necrosis apoptosis. different types of cell death termdefinition necrosis antemortem pathologic cell...

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  • Necrosis


  • Different Types of Cell Death

    TermDefinitionNecrosisAntemortem pathologic cell deathApoptosisAntemortem programmed cell deathAutolysisPostmortem cell death

  • NecrosisSpectrum of morphologic changes that follow cell death in living tissue

    Increased eosinophilia Myelin figures Nuclear changes

  • Increased eosinophiliabinding of eosin to denatured proteins causes increased cytoplasmic eosinophilia more pink

    loss of DNA, RNA causes decreased basophilia less blue

  • Myelin figuresDead cells are replaced by large whorled phospholipid masses

  • Nuclear ChangesKaryolysis : the basophilia of chromatin fades due to breakdown of DNA

    Pyknosis : Nuclear shrinkage and increased basophilia

    Karyorrhexis : fragmentation of the nucleus

  • Patterns of Necrosis In TissuesCoagulative necrosis: the outline of the dead cells are maintained and the tissue is somewhat firm.

    Example: myocardial infarction .

  • Patterns of Necrosis In TissuesLiquefactive necrosis: the dead cells undergo disintegration and affected tissue is liquefied.

    Examples: focus of bacterial infections, cerebral infarction.

  • Patterns of Necrosis In Tissues. Caseous necrosis: a form of coagulative necrosis (cheese-like).

    Example: tuberculosis lesions.

  • Patterns of Necrosis In TissuesFat necrosis: enzymatic digestion of fat.

    Example: necrosis of fat by pancreatic enzymes.

  • Patterns of Necrosis In TissuesGangrenous necrosis: Necrosis (secondary to ischemia) usually with superimposed infection.

    Dry gangrene

    Wet gangrene

    Example: necrosis of distal limbs, usually foot and toes in diabetes.

  • APOPTOSIS A pathway of cell death that helps to eliminate unwanted cells by an internally programmed series of events effected by dedicated gene products.

  • Physiologic situationsDuring development for removal of excess cells during Programmed destruction of cells during embryogenesis

    To maintain cell population in tissues with high turnover of cells, such as skin, bowels.

    Hormone-dependent involution - Endometrium, ovary, breasts etc.

    To eliminate immune cells after cytokine depletion, and autoreactive T-cells in developing thymus.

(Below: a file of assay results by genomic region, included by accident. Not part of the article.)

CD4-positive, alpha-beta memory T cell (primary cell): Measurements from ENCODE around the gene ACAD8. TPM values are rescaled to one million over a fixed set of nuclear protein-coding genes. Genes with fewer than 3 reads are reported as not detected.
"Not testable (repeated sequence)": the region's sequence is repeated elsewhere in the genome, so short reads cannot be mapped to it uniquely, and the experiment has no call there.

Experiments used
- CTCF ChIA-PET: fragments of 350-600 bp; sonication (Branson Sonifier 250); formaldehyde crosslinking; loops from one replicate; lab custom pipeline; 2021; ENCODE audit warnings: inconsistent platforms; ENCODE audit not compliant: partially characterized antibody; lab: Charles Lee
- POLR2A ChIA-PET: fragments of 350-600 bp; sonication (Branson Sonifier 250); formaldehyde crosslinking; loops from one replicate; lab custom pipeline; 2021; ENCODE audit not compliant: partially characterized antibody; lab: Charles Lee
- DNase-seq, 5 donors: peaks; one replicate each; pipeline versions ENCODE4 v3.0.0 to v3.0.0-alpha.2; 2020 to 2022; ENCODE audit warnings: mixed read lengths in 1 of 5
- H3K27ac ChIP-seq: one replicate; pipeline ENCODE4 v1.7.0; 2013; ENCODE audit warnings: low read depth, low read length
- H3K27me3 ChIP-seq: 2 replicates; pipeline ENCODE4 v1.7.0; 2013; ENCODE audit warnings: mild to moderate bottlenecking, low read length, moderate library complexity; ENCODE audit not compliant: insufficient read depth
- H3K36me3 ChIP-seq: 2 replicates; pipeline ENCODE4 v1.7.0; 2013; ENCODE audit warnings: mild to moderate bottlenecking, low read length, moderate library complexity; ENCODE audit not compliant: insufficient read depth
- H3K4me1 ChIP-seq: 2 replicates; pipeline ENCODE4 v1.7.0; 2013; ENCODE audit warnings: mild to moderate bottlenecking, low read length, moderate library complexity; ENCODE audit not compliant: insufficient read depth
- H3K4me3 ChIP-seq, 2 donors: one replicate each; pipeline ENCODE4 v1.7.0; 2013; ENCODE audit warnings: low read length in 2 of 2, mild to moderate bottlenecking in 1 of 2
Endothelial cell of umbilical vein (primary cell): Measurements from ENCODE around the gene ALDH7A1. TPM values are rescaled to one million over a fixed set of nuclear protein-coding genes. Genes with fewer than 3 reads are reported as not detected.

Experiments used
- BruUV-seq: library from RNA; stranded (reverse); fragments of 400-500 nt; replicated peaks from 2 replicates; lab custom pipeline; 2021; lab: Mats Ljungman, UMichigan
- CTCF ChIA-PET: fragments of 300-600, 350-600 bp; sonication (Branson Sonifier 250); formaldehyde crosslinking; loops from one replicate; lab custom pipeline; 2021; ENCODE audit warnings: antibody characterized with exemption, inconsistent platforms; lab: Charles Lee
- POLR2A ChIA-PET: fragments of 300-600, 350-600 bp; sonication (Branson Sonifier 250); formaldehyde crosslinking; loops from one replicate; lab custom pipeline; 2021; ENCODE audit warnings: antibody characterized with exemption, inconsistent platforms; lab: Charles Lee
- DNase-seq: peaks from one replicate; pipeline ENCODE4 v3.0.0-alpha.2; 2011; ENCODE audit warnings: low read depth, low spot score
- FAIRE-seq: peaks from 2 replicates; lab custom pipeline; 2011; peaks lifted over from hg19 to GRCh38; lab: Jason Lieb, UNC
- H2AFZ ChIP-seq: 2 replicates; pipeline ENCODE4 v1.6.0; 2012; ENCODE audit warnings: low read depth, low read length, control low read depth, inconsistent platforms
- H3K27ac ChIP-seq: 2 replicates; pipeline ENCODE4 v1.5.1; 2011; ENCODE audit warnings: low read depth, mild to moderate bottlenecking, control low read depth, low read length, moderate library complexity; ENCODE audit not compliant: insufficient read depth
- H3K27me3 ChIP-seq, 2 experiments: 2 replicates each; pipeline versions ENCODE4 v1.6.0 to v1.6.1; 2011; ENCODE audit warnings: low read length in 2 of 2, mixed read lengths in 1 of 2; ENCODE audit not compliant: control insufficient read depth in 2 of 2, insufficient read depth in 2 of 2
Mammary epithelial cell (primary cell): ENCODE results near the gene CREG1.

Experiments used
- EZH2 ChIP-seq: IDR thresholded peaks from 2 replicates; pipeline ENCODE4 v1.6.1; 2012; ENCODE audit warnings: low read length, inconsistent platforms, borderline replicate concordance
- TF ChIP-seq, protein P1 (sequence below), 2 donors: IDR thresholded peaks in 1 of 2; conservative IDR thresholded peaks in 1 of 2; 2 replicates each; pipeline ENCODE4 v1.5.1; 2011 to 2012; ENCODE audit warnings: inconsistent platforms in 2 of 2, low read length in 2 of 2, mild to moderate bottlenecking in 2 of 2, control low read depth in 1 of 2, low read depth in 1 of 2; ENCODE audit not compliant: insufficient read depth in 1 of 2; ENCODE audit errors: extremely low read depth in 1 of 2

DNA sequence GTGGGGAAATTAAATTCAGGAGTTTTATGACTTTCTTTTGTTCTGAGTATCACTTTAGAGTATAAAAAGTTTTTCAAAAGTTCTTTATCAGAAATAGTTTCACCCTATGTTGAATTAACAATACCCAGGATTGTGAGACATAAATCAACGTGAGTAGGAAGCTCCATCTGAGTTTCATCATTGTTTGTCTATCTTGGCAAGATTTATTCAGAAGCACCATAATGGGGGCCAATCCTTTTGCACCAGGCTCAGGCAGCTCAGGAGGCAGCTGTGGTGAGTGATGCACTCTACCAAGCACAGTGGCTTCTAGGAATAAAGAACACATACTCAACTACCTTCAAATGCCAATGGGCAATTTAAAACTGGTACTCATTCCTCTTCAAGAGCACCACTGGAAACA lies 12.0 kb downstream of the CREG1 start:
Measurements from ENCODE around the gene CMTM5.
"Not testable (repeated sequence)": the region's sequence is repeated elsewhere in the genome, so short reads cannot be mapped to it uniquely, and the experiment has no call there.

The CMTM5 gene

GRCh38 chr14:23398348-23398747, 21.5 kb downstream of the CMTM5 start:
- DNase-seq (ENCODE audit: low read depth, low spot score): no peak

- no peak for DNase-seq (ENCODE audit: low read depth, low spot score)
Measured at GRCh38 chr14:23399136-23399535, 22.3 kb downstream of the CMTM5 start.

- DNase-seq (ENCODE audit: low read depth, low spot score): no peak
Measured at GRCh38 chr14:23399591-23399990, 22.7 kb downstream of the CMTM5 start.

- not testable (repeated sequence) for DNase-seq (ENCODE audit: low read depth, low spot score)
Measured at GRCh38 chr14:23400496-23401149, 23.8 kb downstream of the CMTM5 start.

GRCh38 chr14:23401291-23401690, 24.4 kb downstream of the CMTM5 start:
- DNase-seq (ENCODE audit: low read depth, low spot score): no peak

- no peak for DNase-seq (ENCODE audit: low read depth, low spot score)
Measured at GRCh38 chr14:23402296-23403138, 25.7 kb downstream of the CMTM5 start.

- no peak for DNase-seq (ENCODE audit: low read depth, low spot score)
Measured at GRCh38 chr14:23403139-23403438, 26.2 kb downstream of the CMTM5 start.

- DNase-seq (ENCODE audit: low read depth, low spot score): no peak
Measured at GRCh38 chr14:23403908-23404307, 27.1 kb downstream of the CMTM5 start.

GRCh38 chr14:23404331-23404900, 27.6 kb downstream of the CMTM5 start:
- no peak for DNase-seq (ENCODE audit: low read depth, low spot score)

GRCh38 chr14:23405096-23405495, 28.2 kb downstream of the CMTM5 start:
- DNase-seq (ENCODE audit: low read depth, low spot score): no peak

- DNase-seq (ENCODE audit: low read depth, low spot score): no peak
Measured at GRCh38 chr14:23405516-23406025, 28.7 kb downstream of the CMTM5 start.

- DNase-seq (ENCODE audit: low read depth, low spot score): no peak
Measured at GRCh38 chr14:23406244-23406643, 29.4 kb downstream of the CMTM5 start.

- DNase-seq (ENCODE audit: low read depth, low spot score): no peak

• Pathological conditionsDuring development for removal of excess cells duringTo eliminate cells with DNA damage by radiation, cytotoxic agents etc.

    To remove damaged cells by virus

    Cell death in tumors.

  • Normal cell proliferation is important for growth and development replacement of destroyed cells

    Cell death is important for programmed death of cells not needed after a certain point in development removal of potentially dangerous damaged cells

  • Morphological changes

    shrinkage of cell volume and shapechromatin condensation, DNA fragmentation, and peripheral clumping (most characteristic feature of apoptosis)formation of surface blebsfragmentation into apoptotic bodiesphagocytosis of apoptotic bodies by macrophages

  • Biochemical featuresProtein cleavage : caspases

    DNA breakdown : oligonucleosomes in multiples of 180 200 base pairs

    Phagocytic recognition : phosphatidylserine, thrombospondin

  • SEQUENTIAL EVENTS IN APOPTOTIC CELL DEATHApoptosis may be triggered by:cytotoxic T cellsreceptor-ligand interactions on the cell membranewithdrawal of growth factors or hormonesinjury (radiation, toxins, free radicals)

  • NECROSISAPOPTOSISSTIMULIirreversible ischemia / hypoxiacytotoxic T cellsreceptor-ligand interactionswithdrawal of growth factors or hormones,injury (radiation, toxins, free radicals)MORPHOLOGYcell swellingrandom nuclear fragmentsinflammationcell shrinkagespecific DNA fragmentationno inflammationTISSUE REACTIONSenzymatic degradationdenaturation of proteinsshrinkage of cell volume and shapechromatin condensationsurface blebsapoptotic bodies